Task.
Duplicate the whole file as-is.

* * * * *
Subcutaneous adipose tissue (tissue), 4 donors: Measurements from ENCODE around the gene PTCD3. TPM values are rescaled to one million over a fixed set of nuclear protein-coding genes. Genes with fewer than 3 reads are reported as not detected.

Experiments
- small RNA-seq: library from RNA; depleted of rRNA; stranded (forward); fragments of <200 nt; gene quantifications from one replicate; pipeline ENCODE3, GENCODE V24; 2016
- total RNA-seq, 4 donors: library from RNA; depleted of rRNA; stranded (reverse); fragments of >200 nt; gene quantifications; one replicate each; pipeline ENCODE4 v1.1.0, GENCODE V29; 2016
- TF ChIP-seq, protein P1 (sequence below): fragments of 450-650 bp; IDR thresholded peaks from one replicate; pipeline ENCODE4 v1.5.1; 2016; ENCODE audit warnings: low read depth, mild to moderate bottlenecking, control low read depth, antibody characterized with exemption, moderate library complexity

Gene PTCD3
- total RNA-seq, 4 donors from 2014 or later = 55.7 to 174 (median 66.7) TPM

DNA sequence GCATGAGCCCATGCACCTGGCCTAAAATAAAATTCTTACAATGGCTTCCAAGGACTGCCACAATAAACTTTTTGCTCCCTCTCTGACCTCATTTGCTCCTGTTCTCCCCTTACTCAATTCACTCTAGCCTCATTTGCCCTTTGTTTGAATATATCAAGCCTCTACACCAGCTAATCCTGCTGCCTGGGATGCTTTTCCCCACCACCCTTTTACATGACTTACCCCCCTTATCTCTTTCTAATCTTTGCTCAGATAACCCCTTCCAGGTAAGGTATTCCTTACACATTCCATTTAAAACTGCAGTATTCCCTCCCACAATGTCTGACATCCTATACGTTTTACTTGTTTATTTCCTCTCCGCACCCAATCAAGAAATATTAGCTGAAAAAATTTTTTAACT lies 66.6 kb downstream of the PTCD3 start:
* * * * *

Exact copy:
Subcutaneous adipose tissue (tissue), 4 donors: Measurements from ENCODE around the gene PTCD3. TPM values are rescaled to one million over a fixed set of nuclear protein-coding genes. Genes with fewer than 3 reads are reported as not detected.

Experiments
- small RNA-seq: library from RNA; depleted of rRNA; stranded (forward); fragments of <200 nt; gene quantifications from one replicate; pipeline ENCODE3, GENCODE V24; 2016
- total RNA-seq, 4 donors: library from RNA; depleted of rRNA; stranded (reverse); fragments of >200 nt; gene quantifications; one replicate each; pipeline ENCODE4 v1.1.0, GENCODE V29; 2016
- TF ChIP-seq, protein P1 (sequence below): fragments of 450-650 bp; IDR thresholded peaks from one replicate; pipeline ENCODE4 v1.5.1; 2016; ENCODE audit warnings: low read depth, mild to moderate bottlenecking, control low read depth, antibody characterized with exemption, moderate library complexity

Gene PTCD3
- total RNA-seq, 4 donors from 2014 or later = 55.7 to 174 (median 66.7) TPM

DNA sequence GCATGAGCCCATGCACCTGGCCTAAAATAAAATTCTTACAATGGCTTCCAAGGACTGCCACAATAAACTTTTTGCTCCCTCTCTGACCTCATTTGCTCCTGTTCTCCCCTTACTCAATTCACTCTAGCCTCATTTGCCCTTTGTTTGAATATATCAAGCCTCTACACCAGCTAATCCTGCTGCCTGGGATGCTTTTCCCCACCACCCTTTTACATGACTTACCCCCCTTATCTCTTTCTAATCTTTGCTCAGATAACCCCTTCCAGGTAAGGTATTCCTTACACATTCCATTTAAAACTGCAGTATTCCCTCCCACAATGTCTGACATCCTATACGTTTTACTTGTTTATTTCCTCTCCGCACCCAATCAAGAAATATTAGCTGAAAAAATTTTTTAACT lies 66.6 kb downstream of the PTCD3 start: